Volodymyr Zelensky, the Jewish president of Ukraine, was named Time’s “Person of the Year” on Dec. 7 for galvanizing “the world in a way we haven’t seen in decades,” in the words of the editor-in-chief, reported JTA.
“From his first 40-second Instagram post on Feb. 25 — showing that his Cabinet and civil society were intact and in place — to daily speeches delivered remotely to the likes of houses of Parliament, the World Bank and the Grammy Awards, Ukraine’s president was everywhere,” said Edward Felsenthal in explaining the choice. “His information offensive shifted the geopolitical weather system, setting off a wave of action that swept the globe.”
Zelensky is the fifth Jewish person to claim the honor in the nearly 100 years that the publication has been awarding it.
Facebook founder Mark Zuckerberg won it in 2010, former U.S. Treasury Secretary Ben Bernanke in 2009, former business executive Andrew Grove 1997 and former U.S. Secretary of State Henry Kissinger earned the award in 1972.
Israeli archaeologists say 2,200-year-old sling bullet possibly linked to Chanukah story
Israeli researchers discovered a lead projectile dating from the Hellenistic period in the ancient palace at Yavne, an archaeological site in central Israel, reported JNS.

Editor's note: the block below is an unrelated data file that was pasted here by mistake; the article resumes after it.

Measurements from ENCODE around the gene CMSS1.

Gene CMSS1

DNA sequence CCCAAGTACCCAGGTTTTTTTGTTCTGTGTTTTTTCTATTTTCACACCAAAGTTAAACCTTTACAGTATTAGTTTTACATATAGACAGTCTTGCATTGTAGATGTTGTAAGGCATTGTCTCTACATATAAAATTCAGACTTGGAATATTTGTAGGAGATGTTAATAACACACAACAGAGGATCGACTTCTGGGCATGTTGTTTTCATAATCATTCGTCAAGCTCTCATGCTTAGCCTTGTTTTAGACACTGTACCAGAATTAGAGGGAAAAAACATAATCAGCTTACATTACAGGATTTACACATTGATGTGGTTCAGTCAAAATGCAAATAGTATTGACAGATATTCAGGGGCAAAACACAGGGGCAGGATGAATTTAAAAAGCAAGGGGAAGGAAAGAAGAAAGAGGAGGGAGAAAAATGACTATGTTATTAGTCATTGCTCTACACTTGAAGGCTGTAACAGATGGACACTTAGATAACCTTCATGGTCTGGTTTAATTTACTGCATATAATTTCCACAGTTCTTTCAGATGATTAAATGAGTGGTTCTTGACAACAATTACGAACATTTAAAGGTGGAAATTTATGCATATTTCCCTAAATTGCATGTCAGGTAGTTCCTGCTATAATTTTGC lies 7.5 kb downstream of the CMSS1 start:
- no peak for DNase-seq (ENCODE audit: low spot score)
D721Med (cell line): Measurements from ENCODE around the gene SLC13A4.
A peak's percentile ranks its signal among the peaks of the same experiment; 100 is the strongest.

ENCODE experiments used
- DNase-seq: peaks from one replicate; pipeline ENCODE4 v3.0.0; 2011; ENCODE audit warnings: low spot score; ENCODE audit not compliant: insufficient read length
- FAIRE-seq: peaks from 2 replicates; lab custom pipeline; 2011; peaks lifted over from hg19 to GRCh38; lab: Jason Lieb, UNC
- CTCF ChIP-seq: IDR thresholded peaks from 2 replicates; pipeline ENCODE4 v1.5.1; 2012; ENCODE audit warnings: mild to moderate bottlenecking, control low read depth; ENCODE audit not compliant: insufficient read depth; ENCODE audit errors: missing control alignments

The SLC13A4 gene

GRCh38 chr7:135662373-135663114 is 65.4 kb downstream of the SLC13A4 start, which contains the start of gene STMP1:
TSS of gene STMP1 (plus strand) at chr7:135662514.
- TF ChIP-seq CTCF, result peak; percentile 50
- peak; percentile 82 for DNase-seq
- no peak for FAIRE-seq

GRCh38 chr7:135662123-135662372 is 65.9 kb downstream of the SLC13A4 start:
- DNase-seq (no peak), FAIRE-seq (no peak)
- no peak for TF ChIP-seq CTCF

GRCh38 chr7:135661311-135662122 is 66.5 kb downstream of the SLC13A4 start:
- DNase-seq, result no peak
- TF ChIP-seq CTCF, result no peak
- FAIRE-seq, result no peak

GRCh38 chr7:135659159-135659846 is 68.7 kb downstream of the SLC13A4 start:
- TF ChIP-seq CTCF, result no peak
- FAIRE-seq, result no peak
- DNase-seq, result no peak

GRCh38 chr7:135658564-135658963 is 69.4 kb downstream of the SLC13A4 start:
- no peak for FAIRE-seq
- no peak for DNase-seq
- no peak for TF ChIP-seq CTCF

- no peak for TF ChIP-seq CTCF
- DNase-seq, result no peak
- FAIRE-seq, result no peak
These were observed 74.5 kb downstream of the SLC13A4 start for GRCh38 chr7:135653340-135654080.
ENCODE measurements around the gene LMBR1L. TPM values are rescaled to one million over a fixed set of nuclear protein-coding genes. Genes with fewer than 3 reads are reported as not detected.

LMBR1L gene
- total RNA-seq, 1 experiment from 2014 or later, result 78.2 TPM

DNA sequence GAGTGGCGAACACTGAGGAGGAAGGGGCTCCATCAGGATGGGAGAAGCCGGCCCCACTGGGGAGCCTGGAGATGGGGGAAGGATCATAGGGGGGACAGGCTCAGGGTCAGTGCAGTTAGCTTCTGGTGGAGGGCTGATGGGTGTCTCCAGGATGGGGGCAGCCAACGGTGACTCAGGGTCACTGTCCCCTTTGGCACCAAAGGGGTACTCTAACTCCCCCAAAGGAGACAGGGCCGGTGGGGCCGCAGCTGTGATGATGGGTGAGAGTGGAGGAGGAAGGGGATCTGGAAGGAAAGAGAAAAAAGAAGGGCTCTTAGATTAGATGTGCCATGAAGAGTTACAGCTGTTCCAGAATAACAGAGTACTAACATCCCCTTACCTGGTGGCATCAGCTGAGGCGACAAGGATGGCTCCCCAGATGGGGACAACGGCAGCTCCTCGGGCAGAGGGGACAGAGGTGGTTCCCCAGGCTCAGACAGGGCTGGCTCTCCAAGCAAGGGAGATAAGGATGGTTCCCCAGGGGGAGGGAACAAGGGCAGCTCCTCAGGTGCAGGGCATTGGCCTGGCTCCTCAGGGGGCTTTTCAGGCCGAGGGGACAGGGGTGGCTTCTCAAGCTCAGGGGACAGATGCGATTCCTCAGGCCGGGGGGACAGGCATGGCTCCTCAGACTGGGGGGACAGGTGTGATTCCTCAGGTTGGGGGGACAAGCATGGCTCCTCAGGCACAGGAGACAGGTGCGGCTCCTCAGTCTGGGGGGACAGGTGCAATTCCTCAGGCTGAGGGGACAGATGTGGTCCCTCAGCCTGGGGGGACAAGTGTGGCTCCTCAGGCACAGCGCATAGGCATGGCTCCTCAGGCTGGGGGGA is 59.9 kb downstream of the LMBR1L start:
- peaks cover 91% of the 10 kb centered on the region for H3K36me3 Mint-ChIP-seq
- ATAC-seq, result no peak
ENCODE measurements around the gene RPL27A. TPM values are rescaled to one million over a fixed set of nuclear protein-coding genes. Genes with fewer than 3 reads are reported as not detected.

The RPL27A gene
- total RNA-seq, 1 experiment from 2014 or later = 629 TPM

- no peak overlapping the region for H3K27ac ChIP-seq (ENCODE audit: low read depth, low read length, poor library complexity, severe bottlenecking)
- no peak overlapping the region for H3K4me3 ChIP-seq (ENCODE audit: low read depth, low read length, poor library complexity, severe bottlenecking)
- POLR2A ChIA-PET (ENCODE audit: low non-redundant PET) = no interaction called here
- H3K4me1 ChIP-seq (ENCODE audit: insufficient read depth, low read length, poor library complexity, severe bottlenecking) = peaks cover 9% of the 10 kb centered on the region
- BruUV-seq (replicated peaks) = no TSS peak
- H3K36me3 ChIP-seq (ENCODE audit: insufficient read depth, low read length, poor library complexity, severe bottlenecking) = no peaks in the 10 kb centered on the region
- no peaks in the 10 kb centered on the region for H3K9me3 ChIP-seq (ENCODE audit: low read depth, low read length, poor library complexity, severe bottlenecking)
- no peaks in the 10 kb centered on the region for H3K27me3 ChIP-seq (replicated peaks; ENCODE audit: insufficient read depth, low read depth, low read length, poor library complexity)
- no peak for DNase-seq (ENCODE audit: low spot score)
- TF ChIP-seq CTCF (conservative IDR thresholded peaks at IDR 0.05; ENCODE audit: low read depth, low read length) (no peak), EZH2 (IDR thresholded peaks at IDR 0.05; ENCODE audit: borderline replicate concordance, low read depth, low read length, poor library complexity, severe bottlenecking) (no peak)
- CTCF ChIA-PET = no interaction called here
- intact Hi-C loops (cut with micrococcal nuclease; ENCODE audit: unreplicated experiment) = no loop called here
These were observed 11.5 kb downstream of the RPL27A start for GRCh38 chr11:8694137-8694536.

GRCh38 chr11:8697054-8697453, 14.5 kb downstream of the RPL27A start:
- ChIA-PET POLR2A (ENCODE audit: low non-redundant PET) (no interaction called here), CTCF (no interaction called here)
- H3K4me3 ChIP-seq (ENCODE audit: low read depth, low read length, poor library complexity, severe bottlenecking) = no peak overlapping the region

The 4.4-centimeter-long (1.7 inches) projectile was designed to be launched from a sling. It is estimated to be 2,200 years old, placing it at the time of the battles between the Hasmoneans and the Seleucid Empire.
The story of Chanukah, celebrated this year between Dec. 18-26, commemorates the recapture of Jerusalem from the Greeks-Seleucids in the second century BCE.
USDA launches webpage listing kosher foods for those in need
After a year of advocating, the Jewish Federations of North America said it welcomed the U.S. Department of Agriculture’s decision to create a webpage listing items that are kosher in the Emergency Food Assistance Program, reported JNS.
In September 2021, Jewish and Muslim members of Congress sent a letter to the USDA urging the department to expand options for kosher and halal food. The USDA subsequently invited faith institutions to talk about the dietary needs of their respective communities.
Starting in January, the USDA will increase available kosher-food products under its TEFAP program by 50%.
The program, which provides surplus items to food banks, recently launched a new website that lists kosher food, and gives guidance and information on kashrut.
— Compiled by Andy Gotlieb